BCSC 223: Vision & the Eye

Cross-listed: Optics 248/448
Prerequisites: OPT 241 Geometrical Optics and OPT 261 Interference and Diffraction. Advanced undergraduates interested in the course who are not Optics majors, such as BCS or BME majors may be able to waive these prerequisites and are encouraged to discuss this with the instructor.
Offered: Spring

The human visual system is the most sophisticated imaging system known. This course will reveal the intricate optical and neural machinery inside the eye that allows us to see. It will describe the physical and biological processes that set the limits on our perception of patterns of light that vary in luminance and color across space and time, We will compare the human eye with the acute eyes of predatory birds and the compound eyes of insects. The course will also describe exciting new optical technologies for correcting vision and for imaging the inside of the eye with unprecedented resolution, and how these technologies can help us understand and even cure diseases of the eye. The class is intended to be accessible to advanced undergraduate students, especially those majoring in Optics, Biomedical Engineering, or Brain and Cognitive Science, but is recommended for anyone with a curiosity about vision or an interest in biomedical applications of optics. The course will also serve as an introduction to the study of vision for graduate students.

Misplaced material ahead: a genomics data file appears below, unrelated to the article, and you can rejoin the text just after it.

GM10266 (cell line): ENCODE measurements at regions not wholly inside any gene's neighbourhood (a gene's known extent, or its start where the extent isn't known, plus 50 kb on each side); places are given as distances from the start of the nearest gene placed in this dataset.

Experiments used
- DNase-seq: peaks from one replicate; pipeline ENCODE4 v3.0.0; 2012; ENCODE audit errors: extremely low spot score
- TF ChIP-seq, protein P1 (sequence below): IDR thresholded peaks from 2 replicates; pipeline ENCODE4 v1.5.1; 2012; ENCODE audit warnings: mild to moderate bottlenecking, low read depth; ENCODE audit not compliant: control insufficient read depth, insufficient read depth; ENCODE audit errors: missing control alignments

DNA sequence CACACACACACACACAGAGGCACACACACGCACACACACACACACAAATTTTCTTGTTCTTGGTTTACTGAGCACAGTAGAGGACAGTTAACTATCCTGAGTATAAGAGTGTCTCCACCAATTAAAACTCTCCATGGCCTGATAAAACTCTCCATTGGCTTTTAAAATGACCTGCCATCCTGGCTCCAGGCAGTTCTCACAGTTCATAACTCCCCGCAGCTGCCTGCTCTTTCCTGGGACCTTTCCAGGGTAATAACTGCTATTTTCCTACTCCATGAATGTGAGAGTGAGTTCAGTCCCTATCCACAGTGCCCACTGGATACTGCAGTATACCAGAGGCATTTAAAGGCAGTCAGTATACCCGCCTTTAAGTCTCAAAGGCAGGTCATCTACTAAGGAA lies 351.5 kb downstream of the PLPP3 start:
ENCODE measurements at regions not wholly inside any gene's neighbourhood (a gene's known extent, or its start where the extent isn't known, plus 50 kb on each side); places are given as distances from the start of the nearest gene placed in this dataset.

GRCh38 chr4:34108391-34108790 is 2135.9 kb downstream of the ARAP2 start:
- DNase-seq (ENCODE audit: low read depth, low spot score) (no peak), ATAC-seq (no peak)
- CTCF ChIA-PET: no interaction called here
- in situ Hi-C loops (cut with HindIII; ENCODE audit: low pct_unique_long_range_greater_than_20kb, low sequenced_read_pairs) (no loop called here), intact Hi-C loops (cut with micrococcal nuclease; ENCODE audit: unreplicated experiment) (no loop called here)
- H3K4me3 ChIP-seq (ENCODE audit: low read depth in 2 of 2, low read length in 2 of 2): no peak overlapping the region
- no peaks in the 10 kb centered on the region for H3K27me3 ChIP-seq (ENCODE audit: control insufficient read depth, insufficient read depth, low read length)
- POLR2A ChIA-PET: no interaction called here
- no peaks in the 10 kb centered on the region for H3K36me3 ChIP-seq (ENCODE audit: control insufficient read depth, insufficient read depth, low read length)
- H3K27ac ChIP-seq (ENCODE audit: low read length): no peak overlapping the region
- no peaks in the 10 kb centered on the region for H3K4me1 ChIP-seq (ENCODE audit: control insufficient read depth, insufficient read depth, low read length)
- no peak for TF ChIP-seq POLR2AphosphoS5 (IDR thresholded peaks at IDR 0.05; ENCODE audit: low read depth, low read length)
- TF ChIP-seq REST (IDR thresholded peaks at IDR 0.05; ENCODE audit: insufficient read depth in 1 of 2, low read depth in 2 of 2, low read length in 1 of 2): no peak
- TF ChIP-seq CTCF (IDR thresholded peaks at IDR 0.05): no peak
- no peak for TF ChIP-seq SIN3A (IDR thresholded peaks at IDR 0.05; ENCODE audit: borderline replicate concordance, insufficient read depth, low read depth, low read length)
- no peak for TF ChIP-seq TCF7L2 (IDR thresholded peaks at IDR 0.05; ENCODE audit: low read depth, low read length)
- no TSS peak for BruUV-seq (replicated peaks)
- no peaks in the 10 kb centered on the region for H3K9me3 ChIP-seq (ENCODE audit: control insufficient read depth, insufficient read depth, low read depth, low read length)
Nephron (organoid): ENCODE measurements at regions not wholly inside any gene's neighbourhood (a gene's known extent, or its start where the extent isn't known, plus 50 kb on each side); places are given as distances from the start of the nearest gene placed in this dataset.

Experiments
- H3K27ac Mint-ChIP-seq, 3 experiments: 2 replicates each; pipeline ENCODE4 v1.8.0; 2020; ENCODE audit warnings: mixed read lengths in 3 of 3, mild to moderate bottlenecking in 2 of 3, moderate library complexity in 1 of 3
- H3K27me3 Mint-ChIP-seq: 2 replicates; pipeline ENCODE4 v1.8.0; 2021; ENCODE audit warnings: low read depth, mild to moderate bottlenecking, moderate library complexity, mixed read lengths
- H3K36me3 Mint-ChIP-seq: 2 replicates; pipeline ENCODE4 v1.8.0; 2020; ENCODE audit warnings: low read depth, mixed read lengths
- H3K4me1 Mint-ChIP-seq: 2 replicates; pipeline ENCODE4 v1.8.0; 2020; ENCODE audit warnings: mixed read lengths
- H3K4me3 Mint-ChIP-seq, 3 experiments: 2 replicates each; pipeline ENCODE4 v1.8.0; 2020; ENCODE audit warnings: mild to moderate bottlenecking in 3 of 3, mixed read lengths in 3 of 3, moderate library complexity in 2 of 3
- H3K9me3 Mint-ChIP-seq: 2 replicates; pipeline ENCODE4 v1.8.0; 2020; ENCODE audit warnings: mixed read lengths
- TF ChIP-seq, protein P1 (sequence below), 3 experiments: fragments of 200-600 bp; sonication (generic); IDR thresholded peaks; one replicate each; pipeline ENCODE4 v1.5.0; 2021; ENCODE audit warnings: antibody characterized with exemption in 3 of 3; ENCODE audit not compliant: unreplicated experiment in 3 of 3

The format of the course will include lectures, with hands-on laboratory exercises interspersed throughout the semester. There will be two midterm exams and a final exam. Students will be expected to conduct an independent project during the semester culminating in a written report at the end of the semester. The reading material for the class will consist of book chapters, review articles, and papers from the primary scientific literature. Each student will be expected to conduct an oral presentation describing the methods and conclusions of at least one paper from the primary literature.